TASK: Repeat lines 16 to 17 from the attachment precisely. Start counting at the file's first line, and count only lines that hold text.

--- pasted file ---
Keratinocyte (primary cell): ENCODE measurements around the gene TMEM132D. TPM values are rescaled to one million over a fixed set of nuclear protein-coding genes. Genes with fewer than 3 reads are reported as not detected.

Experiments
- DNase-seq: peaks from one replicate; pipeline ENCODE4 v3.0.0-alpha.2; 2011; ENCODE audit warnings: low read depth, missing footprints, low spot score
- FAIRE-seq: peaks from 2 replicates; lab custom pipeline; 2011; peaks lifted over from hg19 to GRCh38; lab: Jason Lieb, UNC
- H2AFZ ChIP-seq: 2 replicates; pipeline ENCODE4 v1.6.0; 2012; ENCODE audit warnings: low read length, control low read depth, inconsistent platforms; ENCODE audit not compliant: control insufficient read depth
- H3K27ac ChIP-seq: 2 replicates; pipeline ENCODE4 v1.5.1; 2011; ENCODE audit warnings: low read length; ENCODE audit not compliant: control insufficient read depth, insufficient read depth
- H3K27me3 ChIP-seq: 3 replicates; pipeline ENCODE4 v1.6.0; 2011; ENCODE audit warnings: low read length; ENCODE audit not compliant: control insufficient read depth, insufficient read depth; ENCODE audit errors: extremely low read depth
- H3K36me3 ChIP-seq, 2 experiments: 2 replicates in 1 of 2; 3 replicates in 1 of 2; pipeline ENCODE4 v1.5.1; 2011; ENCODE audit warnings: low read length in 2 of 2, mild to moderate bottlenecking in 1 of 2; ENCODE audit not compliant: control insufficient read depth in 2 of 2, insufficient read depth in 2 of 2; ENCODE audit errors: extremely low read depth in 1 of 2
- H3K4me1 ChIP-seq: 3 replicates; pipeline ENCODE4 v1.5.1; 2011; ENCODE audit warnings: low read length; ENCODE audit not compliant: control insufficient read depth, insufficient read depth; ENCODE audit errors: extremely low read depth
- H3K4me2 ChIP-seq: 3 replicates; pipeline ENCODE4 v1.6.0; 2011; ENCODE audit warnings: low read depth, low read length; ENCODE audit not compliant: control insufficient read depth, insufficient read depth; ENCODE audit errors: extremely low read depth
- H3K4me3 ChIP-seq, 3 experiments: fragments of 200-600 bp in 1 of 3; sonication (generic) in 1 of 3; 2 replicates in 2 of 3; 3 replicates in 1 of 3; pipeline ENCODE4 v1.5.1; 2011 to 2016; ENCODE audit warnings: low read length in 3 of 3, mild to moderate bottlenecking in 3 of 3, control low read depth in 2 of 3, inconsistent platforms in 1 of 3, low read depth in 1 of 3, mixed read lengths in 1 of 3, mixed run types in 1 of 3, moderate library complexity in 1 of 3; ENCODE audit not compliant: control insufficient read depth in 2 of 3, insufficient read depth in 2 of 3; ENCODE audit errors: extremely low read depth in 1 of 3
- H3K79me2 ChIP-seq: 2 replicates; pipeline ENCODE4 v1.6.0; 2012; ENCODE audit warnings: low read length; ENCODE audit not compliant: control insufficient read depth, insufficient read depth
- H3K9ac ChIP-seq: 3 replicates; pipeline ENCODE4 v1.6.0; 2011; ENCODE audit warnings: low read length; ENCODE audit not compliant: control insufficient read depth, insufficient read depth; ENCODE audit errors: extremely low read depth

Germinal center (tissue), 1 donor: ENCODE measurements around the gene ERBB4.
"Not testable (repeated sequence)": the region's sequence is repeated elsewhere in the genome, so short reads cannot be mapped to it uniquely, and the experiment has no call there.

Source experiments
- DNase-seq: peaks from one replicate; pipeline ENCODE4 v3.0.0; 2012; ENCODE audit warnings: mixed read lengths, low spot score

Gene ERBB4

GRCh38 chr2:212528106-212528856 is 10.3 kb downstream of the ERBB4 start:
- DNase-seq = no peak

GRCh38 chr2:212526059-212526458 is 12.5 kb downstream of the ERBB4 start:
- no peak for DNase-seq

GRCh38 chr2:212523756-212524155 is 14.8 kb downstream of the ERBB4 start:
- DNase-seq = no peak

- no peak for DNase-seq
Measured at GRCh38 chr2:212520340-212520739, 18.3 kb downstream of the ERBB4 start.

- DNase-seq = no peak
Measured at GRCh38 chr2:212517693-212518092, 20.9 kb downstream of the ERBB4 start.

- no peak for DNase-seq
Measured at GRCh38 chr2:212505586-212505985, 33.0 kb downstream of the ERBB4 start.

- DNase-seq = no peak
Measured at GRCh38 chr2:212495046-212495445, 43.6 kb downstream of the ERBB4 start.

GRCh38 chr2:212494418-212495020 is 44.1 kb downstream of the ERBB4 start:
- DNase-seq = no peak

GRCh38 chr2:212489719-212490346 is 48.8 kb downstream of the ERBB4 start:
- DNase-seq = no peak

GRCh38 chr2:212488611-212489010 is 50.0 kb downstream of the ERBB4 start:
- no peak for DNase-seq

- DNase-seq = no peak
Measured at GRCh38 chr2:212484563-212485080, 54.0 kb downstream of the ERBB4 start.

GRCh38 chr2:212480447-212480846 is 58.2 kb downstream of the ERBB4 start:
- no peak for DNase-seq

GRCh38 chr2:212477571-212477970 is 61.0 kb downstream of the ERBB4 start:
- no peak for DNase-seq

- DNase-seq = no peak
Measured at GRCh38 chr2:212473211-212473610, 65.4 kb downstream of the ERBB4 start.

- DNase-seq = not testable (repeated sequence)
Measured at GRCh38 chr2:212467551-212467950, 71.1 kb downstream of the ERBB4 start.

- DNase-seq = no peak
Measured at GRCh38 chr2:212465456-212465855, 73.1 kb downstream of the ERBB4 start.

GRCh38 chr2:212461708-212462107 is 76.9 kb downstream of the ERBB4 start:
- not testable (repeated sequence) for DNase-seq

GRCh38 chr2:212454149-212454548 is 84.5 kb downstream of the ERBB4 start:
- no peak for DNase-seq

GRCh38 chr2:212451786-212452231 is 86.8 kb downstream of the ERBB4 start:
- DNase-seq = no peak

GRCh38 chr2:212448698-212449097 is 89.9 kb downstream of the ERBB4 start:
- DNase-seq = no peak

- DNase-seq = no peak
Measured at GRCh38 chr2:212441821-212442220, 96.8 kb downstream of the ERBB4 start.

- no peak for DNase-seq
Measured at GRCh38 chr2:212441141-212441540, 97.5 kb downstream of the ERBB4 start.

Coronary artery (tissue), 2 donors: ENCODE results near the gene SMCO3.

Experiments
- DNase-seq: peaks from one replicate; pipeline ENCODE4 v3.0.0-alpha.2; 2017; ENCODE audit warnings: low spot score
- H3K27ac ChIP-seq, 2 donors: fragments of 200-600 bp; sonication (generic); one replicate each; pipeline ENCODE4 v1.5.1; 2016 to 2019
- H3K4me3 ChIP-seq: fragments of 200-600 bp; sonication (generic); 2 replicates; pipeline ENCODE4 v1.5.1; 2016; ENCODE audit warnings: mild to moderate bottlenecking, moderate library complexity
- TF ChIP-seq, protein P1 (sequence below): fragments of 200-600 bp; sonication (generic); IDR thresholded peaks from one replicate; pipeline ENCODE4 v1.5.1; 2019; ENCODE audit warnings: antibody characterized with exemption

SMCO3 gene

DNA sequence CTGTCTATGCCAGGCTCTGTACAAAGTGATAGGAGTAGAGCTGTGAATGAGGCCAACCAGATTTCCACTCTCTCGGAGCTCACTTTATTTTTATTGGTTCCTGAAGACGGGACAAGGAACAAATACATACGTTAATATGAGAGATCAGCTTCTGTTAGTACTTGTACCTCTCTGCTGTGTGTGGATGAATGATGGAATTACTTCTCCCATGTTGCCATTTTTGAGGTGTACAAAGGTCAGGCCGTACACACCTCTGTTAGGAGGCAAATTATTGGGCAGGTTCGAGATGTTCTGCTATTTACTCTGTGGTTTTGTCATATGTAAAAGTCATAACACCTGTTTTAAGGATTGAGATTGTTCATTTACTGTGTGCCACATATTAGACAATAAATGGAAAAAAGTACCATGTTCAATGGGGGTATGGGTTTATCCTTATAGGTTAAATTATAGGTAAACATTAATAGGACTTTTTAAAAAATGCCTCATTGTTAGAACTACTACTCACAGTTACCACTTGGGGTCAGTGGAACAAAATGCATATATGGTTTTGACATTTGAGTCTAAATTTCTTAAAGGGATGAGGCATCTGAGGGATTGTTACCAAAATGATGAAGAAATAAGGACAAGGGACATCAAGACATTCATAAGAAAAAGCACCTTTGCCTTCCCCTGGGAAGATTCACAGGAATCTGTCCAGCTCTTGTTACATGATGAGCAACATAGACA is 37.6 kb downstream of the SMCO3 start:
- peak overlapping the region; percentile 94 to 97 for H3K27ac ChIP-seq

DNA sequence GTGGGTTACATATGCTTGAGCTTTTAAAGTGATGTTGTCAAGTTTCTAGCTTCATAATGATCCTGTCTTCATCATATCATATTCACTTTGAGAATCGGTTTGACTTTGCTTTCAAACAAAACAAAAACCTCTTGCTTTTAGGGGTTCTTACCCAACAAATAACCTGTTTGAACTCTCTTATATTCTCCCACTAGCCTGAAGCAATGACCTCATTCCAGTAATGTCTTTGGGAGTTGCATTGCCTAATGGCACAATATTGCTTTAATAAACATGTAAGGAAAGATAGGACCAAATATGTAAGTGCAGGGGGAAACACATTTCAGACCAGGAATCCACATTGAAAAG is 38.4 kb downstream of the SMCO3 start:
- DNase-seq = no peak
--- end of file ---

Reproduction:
Source experiments
- DNase-seq: peaks from one replicate; pipeline ENCODE4 v3.0.0; 2012; ENCODE audit warnings: mixed read lengths, low spot score